The deaths brought to 69 the number of French soldiers to have died in Afghanistan since 2001, when they deployed in support of the US-led campaign to overthrow the Taliban regime and hunt Al-Qaeda militants.

They are also a political blow for Sarkozy, coming a day after his visit to Afghanistan — where he defended the campaign against opposition at home — and the day before the Bastille Day military parade in Paris.

The march down the Champs Elysees is the highlight of the French army’s calendar, but will now be overshadowed by the ongoing violence in Afghanistan, amid calls for France to accelerate its withdrawal from the country.

Sarkozy announced on Tuesday during his trip to Sarobi that a quarter of France’s 4,000-strong contingent would come home before the end of next year.

NATO earlier announced the death of two foreign troops in the south, one in an insurgent attack on Wednesday, and a second in a bomb attack on Tuesday.

The latest deaths bring this year’s toll to 306 foreign troops killed in Afghanistan, according to an AFP estimate based on data compiled by independent icasualties.org.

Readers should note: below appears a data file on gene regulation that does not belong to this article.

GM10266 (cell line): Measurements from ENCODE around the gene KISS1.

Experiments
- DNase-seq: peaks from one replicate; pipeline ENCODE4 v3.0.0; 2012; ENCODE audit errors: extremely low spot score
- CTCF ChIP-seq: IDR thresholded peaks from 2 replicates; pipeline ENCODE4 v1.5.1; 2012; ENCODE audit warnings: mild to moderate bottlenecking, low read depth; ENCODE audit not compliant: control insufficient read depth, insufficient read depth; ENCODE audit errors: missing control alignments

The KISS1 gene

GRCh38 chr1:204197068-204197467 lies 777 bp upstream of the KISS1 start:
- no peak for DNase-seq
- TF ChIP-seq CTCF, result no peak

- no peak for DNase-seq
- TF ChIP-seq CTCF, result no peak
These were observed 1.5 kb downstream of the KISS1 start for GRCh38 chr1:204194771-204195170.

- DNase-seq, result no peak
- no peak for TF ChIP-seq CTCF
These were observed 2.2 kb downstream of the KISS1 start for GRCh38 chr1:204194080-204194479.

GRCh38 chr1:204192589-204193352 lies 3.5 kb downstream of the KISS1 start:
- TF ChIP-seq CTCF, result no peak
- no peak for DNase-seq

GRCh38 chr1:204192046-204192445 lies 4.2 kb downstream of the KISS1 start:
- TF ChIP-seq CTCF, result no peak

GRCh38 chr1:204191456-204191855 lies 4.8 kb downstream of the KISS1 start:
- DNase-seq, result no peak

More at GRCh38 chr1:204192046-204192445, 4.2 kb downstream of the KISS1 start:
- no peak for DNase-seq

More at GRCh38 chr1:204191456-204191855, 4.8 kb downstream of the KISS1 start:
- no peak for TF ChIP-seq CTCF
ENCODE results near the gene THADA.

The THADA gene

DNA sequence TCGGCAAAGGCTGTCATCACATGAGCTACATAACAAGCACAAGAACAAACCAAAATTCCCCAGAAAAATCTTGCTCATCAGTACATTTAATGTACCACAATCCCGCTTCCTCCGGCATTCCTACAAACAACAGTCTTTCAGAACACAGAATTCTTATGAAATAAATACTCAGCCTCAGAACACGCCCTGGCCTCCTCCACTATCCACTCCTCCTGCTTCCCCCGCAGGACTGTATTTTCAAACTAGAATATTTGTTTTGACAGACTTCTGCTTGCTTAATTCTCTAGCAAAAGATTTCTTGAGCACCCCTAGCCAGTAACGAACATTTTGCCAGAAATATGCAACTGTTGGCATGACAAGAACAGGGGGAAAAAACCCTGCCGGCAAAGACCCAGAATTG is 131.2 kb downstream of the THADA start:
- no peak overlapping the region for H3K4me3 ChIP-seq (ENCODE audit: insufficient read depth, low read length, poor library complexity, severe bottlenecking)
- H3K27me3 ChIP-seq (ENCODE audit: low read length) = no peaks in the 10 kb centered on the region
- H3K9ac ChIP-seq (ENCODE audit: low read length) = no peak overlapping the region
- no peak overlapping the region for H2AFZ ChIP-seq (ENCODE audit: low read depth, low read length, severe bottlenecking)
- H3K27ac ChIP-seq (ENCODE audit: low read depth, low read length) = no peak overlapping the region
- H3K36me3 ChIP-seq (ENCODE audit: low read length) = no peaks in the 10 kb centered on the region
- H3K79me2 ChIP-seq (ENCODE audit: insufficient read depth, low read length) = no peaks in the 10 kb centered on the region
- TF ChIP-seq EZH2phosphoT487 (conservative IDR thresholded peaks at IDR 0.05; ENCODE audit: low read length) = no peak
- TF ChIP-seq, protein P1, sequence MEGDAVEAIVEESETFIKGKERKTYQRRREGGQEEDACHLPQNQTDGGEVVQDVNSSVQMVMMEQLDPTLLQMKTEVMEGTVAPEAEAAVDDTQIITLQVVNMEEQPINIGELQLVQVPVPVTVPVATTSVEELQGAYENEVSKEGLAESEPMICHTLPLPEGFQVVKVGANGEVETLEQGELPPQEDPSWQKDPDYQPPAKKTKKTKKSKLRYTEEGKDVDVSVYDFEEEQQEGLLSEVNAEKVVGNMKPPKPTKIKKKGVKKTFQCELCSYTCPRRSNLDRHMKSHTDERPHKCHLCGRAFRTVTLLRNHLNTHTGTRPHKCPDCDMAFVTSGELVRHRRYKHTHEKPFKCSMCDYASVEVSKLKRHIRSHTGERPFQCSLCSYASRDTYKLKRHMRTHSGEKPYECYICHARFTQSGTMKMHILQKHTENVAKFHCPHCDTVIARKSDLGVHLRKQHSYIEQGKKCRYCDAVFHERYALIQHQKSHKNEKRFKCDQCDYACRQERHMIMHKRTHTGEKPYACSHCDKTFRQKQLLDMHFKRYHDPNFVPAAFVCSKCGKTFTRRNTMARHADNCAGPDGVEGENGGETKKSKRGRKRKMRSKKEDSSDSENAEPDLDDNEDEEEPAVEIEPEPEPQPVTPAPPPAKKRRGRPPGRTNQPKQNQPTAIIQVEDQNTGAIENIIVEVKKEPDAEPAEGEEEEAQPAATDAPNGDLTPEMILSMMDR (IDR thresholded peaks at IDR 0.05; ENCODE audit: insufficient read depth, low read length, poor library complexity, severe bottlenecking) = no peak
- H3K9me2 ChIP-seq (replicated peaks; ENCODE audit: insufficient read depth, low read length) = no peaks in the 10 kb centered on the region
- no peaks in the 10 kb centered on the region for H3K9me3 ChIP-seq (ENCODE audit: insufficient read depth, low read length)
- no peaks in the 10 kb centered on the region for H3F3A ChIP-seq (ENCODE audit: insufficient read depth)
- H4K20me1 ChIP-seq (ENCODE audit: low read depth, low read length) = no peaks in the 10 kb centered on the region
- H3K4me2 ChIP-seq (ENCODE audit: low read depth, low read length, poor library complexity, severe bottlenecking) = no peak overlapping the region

AFGHANISTAN

French fighters appear with Islamic State in Afghanistan

French and Algerian fighters, some arriving from Syria, have joined the ranks of the Islamic State group in northern Afghanistan where the militants have established new bases, multiple international and Afghan sources have told AFP.

French fighters appear with Islamic State in Afghanistan
A remote village in Afghanistan's Nangarhar province. File photo: AFP

It is the first time that the presence of French Isis fighters has been recorded in Afghanistan, and comes as analysts suggested foreigners may be heading for the war-torn country after being driven from Syria and Iraq.